A central point of the paper is the pursuit of greater foreign policy independence for Germany. While the white paper speaks of “deepening European integration and strengthening transatlantic partnership,” it also says: “At the same time, our ability to respond in an international—and particularly European and transatlantic—context is based on a clear national position.”
In particular, “Ad hoc cooperation” will continue to “gain significance as an instrument of international crisis and conflict management.” Germany will “take account of this development and, in cases where it can protect its interests in this way, will participate in ad hoc cooperation and initiate it with its partners.”
Wherever Germany works together “with its partners” in NATO or in the realm of a joint European defence policy, it lays claim to more leadership. “NATO’s European pillar is growing in significance,” says the paper. The European member states are “called upon to assume greater responsibility, also in terms of a more balanced form of burden sharing. Germany in particular has taken on a special responsibility in this regard.”
The white paper explicitly welcomes “the European Union’s new global foreign and security policy strategy” which was introduced by EU High Commissioner for Foreign Policy Federica Mogherini at the first EU summit without British participation on July 4 in Brussels. It will “make a significant contribution to strengthening the EU’s capacity to act in the domain of foreign and security policy.” “From the very beginning, Germany has played an active role in supporting the development of this new strategy,” boasts the paper.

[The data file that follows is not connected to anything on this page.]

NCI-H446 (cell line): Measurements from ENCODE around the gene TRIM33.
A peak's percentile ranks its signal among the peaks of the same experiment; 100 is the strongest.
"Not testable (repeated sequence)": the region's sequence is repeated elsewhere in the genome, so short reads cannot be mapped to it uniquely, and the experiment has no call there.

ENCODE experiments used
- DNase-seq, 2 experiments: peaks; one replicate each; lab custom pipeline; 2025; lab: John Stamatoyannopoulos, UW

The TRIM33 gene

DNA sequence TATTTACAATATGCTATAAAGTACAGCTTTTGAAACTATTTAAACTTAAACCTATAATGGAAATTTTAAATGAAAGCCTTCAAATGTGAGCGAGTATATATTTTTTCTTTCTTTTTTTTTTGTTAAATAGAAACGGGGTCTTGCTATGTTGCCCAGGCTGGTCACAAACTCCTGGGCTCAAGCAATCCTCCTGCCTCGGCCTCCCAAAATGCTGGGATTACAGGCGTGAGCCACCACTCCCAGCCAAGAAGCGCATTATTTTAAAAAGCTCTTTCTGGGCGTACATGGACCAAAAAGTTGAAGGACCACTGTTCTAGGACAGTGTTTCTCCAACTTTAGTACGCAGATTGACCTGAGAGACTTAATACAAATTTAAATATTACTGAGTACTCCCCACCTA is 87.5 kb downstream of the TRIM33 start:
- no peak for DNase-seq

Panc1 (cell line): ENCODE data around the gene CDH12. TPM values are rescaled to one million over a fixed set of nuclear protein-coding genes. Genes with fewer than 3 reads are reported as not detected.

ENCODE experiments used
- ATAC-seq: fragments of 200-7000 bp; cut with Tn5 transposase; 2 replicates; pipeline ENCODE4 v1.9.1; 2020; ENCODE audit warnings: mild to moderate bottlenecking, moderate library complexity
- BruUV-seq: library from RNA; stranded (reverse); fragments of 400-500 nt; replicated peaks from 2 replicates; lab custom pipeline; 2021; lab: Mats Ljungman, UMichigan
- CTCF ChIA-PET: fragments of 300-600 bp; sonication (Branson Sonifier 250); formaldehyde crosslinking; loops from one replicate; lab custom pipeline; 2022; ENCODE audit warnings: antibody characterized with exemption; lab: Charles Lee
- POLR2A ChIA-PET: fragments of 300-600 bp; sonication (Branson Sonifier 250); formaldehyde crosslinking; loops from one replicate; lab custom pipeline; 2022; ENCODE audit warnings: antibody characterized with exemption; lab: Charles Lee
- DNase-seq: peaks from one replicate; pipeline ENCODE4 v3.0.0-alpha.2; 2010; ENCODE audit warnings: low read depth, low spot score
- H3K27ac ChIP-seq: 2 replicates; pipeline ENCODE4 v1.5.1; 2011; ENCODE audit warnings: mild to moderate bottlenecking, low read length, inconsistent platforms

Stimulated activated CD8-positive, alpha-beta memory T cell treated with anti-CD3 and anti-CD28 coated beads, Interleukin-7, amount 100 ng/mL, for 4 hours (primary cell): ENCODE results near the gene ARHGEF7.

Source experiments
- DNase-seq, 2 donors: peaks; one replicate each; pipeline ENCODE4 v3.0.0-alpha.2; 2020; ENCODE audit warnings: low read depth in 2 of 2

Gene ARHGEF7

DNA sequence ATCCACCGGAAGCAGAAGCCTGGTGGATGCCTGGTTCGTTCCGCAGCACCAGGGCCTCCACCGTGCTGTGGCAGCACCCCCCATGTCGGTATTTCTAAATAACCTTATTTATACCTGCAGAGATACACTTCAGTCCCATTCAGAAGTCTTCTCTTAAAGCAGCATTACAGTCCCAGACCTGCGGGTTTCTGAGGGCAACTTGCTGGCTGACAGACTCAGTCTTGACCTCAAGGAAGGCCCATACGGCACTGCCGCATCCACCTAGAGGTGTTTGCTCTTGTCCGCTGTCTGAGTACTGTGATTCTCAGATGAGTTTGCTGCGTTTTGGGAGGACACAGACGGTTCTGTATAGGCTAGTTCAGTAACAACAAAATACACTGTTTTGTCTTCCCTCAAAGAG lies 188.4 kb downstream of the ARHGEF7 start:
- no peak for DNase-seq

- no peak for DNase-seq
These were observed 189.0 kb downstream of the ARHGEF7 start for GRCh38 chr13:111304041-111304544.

As a “long-term goal,” Germany is striving to achieve “a common European Security and Defence Union.” In the medium term, a “permanent civil-military operational headquarters” is required with “civil-military planning and command and control capability.” Only in this way could the “political weight of the countries of Europe” be maintained in the long term along with the “security interests of the EU” in view of “geopolitical shifts and global demographic developments.”